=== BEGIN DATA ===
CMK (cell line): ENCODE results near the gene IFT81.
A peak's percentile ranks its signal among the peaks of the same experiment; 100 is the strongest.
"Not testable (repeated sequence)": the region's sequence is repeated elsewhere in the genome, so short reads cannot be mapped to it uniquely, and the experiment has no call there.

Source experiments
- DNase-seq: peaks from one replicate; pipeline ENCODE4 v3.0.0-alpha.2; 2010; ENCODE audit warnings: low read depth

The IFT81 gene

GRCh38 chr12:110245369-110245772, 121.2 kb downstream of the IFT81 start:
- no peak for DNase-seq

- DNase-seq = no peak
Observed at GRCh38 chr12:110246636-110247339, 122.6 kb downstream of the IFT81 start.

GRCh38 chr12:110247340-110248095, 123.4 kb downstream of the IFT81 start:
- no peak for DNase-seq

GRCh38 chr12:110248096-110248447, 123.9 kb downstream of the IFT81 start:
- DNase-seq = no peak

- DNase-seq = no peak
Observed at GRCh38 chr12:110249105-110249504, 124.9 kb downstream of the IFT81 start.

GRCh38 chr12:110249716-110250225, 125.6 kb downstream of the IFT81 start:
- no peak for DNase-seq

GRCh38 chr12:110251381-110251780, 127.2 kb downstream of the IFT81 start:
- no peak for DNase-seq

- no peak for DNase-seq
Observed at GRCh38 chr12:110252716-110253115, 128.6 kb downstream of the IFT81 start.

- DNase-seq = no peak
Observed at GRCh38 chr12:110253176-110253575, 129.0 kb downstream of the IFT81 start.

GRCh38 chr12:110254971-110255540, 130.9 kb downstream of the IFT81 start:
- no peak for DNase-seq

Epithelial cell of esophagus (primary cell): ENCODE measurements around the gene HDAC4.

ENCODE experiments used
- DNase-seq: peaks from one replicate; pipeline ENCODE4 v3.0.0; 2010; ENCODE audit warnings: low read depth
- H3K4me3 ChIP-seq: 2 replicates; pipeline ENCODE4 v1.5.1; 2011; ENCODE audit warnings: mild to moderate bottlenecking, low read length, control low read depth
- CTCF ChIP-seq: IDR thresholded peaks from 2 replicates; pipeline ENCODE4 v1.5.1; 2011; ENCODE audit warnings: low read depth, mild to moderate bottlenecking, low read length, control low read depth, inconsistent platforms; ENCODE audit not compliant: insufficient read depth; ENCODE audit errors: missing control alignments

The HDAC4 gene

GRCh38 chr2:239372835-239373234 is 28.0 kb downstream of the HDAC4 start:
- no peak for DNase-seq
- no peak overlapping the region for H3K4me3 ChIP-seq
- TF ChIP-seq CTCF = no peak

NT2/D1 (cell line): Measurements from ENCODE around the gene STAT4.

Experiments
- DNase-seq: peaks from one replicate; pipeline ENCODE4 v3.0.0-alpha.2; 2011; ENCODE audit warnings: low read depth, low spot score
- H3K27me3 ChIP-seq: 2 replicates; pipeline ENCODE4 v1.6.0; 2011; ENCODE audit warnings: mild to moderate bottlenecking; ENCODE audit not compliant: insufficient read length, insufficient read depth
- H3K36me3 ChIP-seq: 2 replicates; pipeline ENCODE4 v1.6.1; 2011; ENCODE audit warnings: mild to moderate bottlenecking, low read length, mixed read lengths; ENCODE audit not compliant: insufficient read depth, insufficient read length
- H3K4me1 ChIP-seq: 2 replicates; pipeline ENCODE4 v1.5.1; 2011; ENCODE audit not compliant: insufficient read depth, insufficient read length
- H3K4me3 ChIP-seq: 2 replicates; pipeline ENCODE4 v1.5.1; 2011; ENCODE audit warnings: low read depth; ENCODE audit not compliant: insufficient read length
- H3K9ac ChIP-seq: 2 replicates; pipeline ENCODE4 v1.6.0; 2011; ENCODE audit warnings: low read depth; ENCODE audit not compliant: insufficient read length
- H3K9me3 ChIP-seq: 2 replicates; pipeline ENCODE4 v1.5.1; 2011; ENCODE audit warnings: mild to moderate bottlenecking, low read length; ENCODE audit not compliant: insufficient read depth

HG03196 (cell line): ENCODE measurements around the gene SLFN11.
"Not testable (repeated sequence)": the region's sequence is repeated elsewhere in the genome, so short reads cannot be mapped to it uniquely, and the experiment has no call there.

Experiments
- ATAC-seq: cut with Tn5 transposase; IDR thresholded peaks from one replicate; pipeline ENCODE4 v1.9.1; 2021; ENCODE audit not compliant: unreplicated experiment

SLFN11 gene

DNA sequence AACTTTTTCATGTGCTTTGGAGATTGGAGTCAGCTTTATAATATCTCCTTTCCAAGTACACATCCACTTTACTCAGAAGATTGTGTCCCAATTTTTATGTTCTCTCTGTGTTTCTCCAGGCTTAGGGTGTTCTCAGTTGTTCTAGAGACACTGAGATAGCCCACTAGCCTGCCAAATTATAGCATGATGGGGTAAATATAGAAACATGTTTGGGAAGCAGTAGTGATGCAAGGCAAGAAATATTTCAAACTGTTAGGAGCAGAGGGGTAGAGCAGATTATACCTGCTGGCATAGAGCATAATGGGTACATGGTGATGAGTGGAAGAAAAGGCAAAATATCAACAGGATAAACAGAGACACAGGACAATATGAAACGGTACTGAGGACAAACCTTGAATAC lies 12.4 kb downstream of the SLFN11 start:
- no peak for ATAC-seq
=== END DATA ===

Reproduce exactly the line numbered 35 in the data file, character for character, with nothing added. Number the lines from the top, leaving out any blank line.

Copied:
- no peak overlapping the region for H3K4me3 ChIP-seq